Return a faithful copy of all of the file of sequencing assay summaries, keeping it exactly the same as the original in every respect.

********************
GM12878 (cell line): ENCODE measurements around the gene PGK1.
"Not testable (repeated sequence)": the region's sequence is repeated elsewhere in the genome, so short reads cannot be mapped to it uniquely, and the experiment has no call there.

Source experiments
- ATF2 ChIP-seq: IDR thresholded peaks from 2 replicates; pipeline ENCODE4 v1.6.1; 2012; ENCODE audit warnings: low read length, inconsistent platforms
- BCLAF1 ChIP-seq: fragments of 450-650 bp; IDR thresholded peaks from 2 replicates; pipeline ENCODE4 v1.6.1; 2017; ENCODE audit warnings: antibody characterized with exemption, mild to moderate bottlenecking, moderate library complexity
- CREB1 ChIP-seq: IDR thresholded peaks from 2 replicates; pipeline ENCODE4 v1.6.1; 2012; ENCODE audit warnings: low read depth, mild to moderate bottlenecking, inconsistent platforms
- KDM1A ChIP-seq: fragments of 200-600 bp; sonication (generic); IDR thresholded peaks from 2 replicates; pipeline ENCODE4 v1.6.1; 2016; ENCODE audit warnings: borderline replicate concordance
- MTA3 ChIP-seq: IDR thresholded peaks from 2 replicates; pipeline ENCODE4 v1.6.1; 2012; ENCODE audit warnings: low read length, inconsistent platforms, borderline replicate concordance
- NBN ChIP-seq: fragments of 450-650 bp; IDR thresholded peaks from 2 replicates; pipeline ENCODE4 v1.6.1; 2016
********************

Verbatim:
GM12878 (cell line): ENCODE measurements around the gene PGK1.
"Not testable (repeated sequence)": the region's sequence is repeated elsewhere in the genome, so short reads cannot be mapped to it uniquely, and the experiment has no call there.

Source experiments
- ATF2 ChIP-seq: IDR thresholded peaks from 2 replicates; pipeline ENCODE4 v1.6.1; 2012; ENCODE audit warnings: low read length, inconsistent platforms
- BCLAF1 ChIP-seq: fragments of 450-650 bp; IDR thresholded peaks from 2 replicates; pipeline ENCODE4 v1.6.1; 2017; ENCODE audit warnings: antibody characterized with exemption, mild to moderate bottlenecking, moderate library complexity
- CREB1 ChIP-seq: IDR thresholded peaks from 2 replicates; pipeline ENCODE4 v1.6.1; 2012; ENCODE audit warnings: low read depth, mild to moderate bottlenecking, inconsistent platforms
- KDM1A ChIP-seq: fragments of 200-600 bp; sonication (generic); IDR thresholded peaks from 2 replicates; pipeline ENCODE4 v1.6.1; 2016; ENCODE audit warnings: borderline replicate concordance
- MTA3 ChIP-seq: IDR thresholded peaks from 2 replicates; pipeline ENCODE4 v1.6.1; 2012; ENCODE audit warnings: low read length, inconsistent platforms, borderline replicate concordance
- NBN ChIP-seq: fragments of 450-650 bp; IDR thresholded peaks from 2 replicates; pipeline ENCODE4 v1.6.1; 2016